Most everyone has read Harvard Business Review’s article on the ideal praise-to-criticism ratio, which research shows is 5.6 to 1, i.e., almost six positive comments made for every negative comment made. As the article makes clear, while both praise and criticism are important, the ratio is what separates high-performing teams from low-performing teams.
This post is not a regurgitation of that research, or my thoughts on how to strike the right balance between praise and criticism. Nor is it practical advice on how to give good feedback, as I can’t improve on Dave Kellogg’s excellent post, The Three Golden Rules of Feedback. Instead, it’s a short post to share the best piece of advice I’ve ever received.
My first job was working summers and later nights and weekends for Mary Ann Liebert, Inc., publishers (as we were reminded constantly, the lowercase “p” is correct). My boss and mentor, Tom Mulak, was (and still is!) one of the nicest and most positive people I’ve met. But like everyone, he had days when he was down—sometimes for good reason, sometimes for no reason. This isn’t a weakness; it’s part of the human condition. What stood out to me was how quickly he would bounce back from a bad day.
One day he called me into his office. He had just received an email from a colleague praising his work and he made me watch as he dragged the email from his inbox into a folder titled “Praise.” Then he explained: This isn’t about ego. Everyone needs reminders of the good they’ve done. Especially on bad days, these reminders can be lifesavers. So, when you receive praise, file it away. It will pay dividends for years to come.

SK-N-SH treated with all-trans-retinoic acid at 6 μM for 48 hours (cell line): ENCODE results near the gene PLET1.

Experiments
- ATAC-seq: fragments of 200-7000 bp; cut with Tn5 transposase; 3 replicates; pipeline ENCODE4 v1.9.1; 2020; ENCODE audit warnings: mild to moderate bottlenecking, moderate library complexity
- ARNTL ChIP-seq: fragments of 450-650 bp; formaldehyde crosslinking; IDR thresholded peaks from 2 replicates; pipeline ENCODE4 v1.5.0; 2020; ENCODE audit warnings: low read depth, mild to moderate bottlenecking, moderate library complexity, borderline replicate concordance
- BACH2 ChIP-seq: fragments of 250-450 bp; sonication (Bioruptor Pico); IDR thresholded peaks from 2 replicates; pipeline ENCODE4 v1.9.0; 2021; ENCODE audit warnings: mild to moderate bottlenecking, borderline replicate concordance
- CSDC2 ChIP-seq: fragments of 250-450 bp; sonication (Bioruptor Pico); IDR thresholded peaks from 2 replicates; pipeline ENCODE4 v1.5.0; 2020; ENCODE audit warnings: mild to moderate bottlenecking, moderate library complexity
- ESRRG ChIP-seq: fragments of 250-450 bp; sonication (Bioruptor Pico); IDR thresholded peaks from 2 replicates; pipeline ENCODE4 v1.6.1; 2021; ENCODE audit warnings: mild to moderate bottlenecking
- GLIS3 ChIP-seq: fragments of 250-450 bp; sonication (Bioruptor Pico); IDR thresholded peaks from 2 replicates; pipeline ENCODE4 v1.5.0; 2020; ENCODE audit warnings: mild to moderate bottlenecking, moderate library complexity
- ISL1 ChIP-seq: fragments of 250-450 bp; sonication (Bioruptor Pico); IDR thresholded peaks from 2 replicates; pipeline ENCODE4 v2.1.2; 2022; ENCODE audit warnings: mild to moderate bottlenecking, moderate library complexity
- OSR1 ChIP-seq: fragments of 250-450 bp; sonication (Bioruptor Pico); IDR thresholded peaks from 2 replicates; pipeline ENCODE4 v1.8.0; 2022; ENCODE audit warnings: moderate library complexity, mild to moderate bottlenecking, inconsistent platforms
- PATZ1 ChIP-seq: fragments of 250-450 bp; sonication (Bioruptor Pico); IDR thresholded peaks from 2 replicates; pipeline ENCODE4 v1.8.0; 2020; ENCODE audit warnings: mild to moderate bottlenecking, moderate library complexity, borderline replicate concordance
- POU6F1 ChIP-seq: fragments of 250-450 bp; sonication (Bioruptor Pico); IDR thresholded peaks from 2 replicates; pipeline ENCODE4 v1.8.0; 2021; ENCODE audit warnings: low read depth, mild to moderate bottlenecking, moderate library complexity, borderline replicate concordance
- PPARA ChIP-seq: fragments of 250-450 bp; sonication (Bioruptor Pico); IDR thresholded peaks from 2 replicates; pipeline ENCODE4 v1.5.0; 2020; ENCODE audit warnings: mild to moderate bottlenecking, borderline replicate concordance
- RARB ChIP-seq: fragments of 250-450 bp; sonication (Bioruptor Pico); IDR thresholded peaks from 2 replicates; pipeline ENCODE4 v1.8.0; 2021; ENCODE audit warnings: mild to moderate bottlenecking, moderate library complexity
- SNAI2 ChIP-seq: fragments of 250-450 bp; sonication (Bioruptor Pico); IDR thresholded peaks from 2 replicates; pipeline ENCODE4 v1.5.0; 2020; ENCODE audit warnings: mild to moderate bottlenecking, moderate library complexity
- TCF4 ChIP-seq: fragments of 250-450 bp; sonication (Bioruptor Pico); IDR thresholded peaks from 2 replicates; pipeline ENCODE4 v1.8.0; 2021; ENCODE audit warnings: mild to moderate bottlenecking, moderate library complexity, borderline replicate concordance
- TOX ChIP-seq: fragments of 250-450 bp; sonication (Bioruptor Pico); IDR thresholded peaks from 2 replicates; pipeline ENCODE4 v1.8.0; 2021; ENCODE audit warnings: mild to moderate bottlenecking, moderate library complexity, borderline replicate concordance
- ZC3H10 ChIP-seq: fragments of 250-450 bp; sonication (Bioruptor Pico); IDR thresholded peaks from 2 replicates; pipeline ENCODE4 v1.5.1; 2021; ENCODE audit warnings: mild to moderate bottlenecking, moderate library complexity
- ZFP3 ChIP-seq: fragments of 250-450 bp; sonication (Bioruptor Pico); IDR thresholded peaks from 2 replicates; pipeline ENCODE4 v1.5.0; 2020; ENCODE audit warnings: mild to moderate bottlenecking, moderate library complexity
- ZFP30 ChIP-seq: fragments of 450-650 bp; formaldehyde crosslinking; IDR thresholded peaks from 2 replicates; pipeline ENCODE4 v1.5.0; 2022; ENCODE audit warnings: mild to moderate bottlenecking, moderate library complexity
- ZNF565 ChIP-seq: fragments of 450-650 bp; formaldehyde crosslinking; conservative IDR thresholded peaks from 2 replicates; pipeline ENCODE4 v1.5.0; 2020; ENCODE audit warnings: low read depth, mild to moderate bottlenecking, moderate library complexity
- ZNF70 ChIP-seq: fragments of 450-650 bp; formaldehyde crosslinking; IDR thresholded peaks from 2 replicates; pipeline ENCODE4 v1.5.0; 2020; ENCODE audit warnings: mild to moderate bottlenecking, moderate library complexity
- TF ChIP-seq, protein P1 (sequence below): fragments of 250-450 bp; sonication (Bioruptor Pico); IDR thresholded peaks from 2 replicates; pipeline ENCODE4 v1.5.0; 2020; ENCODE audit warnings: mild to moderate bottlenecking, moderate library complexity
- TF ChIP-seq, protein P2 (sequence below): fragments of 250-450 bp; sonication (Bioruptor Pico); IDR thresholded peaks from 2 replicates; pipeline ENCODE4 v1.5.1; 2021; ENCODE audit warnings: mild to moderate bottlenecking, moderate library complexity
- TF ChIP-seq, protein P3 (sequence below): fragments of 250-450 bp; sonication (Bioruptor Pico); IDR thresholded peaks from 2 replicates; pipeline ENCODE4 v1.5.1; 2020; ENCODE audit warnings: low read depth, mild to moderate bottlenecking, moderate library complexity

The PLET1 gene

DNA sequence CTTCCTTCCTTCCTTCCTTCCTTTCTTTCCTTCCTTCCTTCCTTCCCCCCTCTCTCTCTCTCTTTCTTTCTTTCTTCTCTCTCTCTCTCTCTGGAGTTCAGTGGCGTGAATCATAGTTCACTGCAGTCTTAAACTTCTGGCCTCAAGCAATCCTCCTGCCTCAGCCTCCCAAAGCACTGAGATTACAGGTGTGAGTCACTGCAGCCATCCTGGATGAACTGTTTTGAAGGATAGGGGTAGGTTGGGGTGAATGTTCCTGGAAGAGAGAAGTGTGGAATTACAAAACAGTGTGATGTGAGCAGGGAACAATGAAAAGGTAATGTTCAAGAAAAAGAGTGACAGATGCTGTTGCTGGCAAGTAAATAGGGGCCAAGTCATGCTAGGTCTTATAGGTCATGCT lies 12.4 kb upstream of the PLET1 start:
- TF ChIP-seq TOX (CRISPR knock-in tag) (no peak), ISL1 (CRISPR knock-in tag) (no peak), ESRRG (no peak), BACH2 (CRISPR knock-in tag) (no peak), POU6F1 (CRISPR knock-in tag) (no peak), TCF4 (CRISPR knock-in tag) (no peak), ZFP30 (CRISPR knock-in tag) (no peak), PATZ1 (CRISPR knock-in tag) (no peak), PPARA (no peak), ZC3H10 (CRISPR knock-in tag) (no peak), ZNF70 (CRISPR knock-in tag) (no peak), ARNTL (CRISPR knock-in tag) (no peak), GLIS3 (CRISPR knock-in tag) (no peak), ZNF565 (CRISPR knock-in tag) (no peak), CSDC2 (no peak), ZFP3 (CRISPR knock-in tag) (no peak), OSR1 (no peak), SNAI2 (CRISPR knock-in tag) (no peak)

I can attest to the effectiveness of this approach. Hand-written notes, emails, Slack messages, LinkedIn recommendations, clips from call recordings—they all go into my praise folder. It includes some of the most touching things anyone has ever said about me (at least, that I know of). On bad days, I look at one or two of the items I’ve saved, and I feel better. Not necessarily right as rain, but good enough to point me in the right direction.
Start your own praise folder. You’ll thank me later.
Sign up to receive new posts by email.